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The Cambridge Companion to the African Novel
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Book description

Africa's strong tradition of storytelling has long been an expression of an oral narrative culture. African writers such as Amos Tutuola, Naguib Mahfouz, Wole Soyinka and J. M. Coetzee have adapted these older forms to develop and enhance the genre of the novel, in a shift from the oral mode to print. Comprehensive in scope, these new essays cover the fiction in the European languages from North Africa and Africa south of the Sahara, as well as in Arabic. They highlight the themes and styles of the African novel through an examination of the works that have either attained canonical status - an entire chapter is devoted to the work of Chinua Achebe - or can be expected to do so. Including a guide to further reading and a chronology, this is the ideal starting-point for students of African and world literatures.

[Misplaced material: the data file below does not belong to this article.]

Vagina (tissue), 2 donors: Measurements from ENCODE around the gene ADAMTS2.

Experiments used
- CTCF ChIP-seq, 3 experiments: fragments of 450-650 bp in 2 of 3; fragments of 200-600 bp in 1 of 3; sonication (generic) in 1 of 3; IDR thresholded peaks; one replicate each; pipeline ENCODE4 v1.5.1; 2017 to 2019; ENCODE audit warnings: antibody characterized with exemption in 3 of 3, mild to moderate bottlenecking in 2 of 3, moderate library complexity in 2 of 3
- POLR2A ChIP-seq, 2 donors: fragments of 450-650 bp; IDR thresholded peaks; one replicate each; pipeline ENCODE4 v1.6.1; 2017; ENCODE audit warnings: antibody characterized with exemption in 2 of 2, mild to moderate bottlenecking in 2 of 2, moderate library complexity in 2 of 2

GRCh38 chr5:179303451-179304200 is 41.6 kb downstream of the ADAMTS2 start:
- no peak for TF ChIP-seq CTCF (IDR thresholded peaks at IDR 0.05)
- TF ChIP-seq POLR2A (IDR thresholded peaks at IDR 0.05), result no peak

Reviews

'… an impressive team of contributors, with a fine balance of African, North American and European, Anglophone and Francophone scholars.'

Source: SCOLMA

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